Story: Ulrich, George Henry Frederick
Ulrich, George Henry Frederick
Mineralogist, university professor, director of School of Mines
This biography was written by W. A. Watters and was first published in the Dictionary of New Zealand BiographyVolume 2, 1993
George Henry Frederick Ulrich was born on 7 July 1830 at Zellerfeld in the German kingdom of Hanover, the son of Friedrich Engelhard Ulrich, a miner, and his wife, Catherine Elisabeth Herstell. He was named Georg Heinrich Friedrich, but later anglicised these names when he became a naturalised British subject. Ulrich attended secondary school in Clausthal and in 1851 graduated with distinction from the Royal Academy of Mines in Clausthal. He first worked for the Prussian mines service, but after a short period he resigned to take up an appointment in Bolivia. When this was cancelled he emigrated to Australia, arriving in Melbourne in August 1853.
Ulrich worked first on goldfields in Victoria until 1857, when he was appointed to a commission which was set up to assess the mining resources of Victoria. Except for a year's leave spent in Europe during 1867 and 1868, he was employed by the Geological Survey of Victoria from 1858 until it was disbanded in 1869. He was then appointed curator of minerals at the Industrial and Technological Museum in Melbourne. He also lectured in mining at the University of Melbourne and practised as a consultant. On 31 July 1871, at South Yarra, Melbourne, he married Catherine Sarah Spence.
In 1875 Ulrich was asked by the Otago Provincial Council to examine the goldfields of the province. He visited New Zealand that year and his report was published together with that of F. W. Hutton on the geology of Otago. Besides describing the many fields in detail, Ulrich commented on working methods and future prospects. With the importance of mining to the country's economy, the University of Otago council in 1875 recommended establishing a school of mines, and in 1877 the government agreed to support this proposal. Through its chancellor, H. S. Chapman, who was then visiting Victoria, the university offered Ulrich the directorship of the school. Ulrich accepted, and he and his family arrived in Dunedin early in 1878. Besides being director of the school, which officially opened in 1879, Ulrich became professor of mineralogy and metallurgy. Until 1880 he was also temporary director of the Otago Museum, following F. W. Hutton, and did much to improve the museum's exhibits.
In the early years of the School of Mines, Ulrich had many problems because of inadequate staffing, low student numbers, and fluctuating government support. The school suffered from the opposition of Richard Seddon, who considered a university mining school expensive and undemocratic, and insisted on evening classes and reduced assaying fees. Nevertheless, through Ulrich's perseverance and enthusiasm, and with better staffing and facilities, the status of the school steadily improved, aided by a boom in gold-dredging in Otago in the mid 1890s.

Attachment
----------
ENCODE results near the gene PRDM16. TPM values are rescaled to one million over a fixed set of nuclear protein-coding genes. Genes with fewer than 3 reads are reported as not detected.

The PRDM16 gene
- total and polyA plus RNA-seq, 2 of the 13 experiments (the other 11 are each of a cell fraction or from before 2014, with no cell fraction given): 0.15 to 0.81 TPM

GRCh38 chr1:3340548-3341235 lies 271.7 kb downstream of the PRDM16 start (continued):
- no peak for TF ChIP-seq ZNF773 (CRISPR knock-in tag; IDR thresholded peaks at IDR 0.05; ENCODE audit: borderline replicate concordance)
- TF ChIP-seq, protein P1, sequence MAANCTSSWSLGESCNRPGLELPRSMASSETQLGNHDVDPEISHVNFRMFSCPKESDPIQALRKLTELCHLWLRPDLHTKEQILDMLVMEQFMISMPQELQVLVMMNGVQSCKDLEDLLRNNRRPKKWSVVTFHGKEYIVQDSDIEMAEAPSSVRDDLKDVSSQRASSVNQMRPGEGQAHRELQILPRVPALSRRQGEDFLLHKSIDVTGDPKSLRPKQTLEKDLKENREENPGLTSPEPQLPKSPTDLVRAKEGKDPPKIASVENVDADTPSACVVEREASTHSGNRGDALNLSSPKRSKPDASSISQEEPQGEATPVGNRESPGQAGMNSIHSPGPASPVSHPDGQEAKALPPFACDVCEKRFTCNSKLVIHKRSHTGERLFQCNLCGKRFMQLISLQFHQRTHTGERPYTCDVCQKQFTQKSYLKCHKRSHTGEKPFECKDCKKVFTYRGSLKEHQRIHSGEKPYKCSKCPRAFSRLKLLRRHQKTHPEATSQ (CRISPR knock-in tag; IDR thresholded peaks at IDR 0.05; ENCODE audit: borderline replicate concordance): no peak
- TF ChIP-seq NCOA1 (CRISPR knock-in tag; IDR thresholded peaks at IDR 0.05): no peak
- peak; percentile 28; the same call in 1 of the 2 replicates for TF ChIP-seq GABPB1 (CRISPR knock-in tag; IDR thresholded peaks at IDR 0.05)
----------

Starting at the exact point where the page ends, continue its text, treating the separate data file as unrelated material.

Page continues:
Eventually the Otago School of Mines acquired an international reputation. During Ulrich's term as director many graduates of the school became associates: 45 in mining, 15 in metallurgy and 10 in geology. Some of Ulrich's students worked overseas, but several had notable careers in New Zealand; the best known were Patrick Marshall, later professor of geology and mineralogy at the University of Otago, and P. G. Morgan, who became director of the New Zealand Geological Survey.
Despite ill health in his later years, Ulrich's enthusiasm for his investigative work never waned. He published papers on various mineral occurrences, was the first to study the phonolitic volcanic rocks around Dunedin, and described the Makarewa meteorite. While examining outcrops at Port Chalmers on 26 May 1900, at the age of 69, he slipped on a steep slope on Flagstaff Hill and was fatally injured from a fall onto rocks 100 feet below. He was survived by his wife and seven children.
Ulrich had been well known in the city, and 'the quiet and efficient discharge of his duties and his unostentatious worth won for him the respect and esteem of all who came in contact with him.' He was a Freemason, and was keenly interested in music, being for many years vice president of the Dunedin Liedertafel, a male voice choir.
Ulrich worked with other outstanding scientists, including James Park (who succeeded him as director) and J. G. Black, to raise technical standards within the mining industry. His report on the Otago goldfields played a central role in this process. His great contribution, however, was to establish and nurture a tradition of excellence in professional training at the School of Mines. After his death, the library of the school was named the Ulrich Memorial Library, and a medal was established in his name as an award for students of mineralogy.